Author: Daniel, Bert

Who Is This Guy, Kenny Hall?

I really love Old Time music. I love to play it, I love to sing it and I love to learn about it. One thing I love to do on the CBA website is to check out the Old Time Rambler. Geff Crawford does an excellent job profiling the legends of old time fiddle and banjo music and I love reading each new issue. Geff's column is in the Bluegrass Breakdown as well (my favorite newspaper). Most of the old time music legends Geff writes about in the Rambler are from western North Carolina, West Virginia or "East" Virginia. But we have someone right here in California I think of as an Old Time legend, so I'd better write about him before Geff beats me to it (and does a better job).

Does a better job because I know next to nothing about this guy. You may have seen his picture at the top of this web site on occasion and wondered who is this guy, "Kenny Hall, lifetime CBA member"? I first heard the name a couple of years ago when I attended an old time music workshop hosted by Carl Pagter at Grass Valley. Carl gave a nice presentation about old time music and played a few fiddle and banjo tunes for us. He mentioned lots of people whom I had heard of like Henry Reed, for example, but there was one guy he went on and on about whom I had never heard of. I was fascinated. This guy was a blind California musician who knew over a thousand tunes by heart and could play seemingly almost any tune on his fiddle or mandolin.

I decided I had to know more about this guy, Kenny Hall, so I looked him up on the internet and found out that he had a book available on Mel Bay. I'm a sucker for new tune books (I wrote a whole welcome column about my "problem" some time back). So I got the book (Kenny Hall's Music Book: Old-Time Music for Fiddle and/or Mandolin). What a great book! You never saw such an eclectic collection of tunes. I think of old time music in relation to American music, mostly from the southeast and Appalachia. Kenny's old time music includes all of that plus ethnic old time tunes from Ireland, Portugal, Italy, Spain, Mexico, Sweden, etc. Playing through the tunes is an interesting experience. There's lots of material that sounds familiar just because the tunes have become ingrained in our culture for so long. Kenny absorbed these tunes mostly by listening to the radio from the 1930's onward. As a blind musician, his interpretation of a tune is by definition in the aural tradition that I think helps give this music its edge.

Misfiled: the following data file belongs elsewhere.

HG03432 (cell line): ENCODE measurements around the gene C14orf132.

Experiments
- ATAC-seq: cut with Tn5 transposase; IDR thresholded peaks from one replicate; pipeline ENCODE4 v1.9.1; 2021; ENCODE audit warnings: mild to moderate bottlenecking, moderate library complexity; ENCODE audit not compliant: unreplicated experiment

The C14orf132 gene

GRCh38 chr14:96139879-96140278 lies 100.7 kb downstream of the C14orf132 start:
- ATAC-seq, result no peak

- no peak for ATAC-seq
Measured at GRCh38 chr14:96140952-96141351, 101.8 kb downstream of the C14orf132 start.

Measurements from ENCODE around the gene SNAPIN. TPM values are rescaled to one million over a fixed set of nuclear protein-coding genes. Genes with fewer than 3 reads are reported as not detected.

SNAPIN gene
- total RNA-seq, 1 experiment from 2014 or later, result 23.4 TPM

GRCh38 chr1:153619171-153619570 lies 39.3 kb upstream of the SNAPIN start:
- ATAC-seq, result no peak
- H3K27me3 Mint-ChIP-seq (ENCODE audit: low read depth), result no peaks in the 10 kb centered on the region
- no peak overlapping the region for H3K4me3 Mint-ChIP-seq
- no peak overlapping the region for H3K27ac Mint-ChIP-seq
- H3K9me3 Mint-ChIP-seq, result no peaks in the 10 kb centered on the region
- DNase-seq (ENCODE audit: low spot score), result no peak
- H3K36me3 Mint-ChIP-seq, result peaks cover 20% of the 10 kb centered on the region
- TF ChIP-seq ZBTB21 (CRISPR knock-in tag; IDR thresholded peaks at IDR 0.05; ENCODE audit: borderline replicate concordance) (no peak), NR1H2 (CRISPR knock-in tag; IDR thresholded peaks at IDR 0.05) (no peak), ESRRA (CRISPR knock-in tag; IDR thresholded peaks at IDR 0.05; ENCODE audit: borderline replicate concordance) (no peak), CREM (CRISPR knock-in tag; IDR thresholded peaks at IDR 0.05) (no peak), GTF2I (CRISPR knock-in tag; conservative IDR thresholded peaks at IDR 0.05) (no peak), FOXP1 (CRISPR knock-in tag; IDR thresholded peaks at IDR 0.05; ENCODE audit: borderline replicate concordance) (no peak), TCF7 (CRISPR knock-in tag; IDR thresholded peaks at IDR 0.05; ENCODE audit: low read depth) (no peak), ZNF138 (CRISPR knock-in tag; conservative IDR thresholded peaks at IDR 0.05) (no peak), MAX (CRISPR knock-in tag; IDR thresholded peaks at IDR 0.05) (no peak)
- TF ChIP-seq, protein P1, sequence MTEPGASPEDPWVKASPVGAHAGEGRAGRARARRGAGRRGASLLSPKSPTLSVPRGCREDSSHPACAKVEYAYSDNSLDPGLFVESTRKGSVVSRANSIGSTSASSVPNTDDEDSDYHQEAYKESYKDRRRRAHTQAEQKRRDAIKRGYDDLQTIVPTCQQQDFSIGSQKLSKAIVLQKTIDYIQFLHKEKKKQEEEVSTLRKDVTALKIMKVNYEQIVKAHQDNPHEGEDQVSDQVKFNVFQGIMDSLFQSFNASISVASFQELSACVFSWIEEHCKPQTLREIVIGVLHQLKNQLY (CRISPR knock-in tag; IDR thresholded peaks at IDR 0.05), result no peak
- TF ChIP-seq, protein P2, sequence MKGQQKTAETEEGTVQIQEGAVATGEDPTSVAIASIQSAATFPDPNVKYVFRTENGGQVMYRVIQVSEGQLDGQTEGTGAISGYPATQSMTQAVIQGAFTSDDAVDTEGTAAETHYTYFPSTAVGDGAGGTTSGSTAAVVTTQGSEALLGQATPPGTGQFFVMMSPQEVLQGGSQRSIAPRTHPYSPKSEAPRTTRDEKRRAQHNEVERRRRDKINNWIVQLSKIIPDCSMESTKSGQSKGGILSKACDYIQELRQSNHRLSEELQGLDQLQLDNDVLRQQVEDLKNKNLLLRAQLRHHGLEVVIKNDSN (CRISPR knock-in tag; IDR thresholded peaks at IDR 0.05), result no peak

How was Kenny Hall able to remember so many tunes I wonder? One explanation is that he matched up a lot of the tunes with words. If a tune didn't have words he'd make up his own nonsense lyrics. Most of his songs and tunes seem to be before the Bluegrass era. There are plenty of tunes played by Bill Monroe but the treatment is more like music from bands like Gid Tanner and the Skillet Lickers or the Happy Hayseeds. One example of a tune which Monroe played that is in Kenny's book is the Smoky Mountain Schottische. Kenny's version seems much more old time. He puts in a bunch of triplets for example and Kenny's version doesn't include the third part of the tune, which modulates to the key of G from D. It turns out that Kenny heard the tune on the radio from a band called the Prairie Ramblers. The Prairie Ramblers didn't include the third part on the record, maybe because you only had a limited amount of time on an old 78 recording. Well one of the musicians in the Prairie Ramblers was Tex Atchison, who was actually a neighbor of Bill Monroe in Rosine, Kentucky. They were born around the same time and may have heard the tune from the same source, perhaps Bill's mother Melissa.

If you haven't checked out Kenny Hall's music yet you should. Kenny's will be pushing 90 in a few years and in my opinion he's a real California treasure. There's actually a DVD out now about him. I haven't seen it yet, but one of my son's fiddle teachers is Morgan Cochneuer, who helped make the film. Morgan is a real expert on Kenny's music and every week I'm treated to new tunes from Kenny's repertoire. I even get the typos corrected in my book! So many great tunes; so little time. Maybe some day I can rattle off a thousand or so like Kenny!

Posted:  2/13/2011

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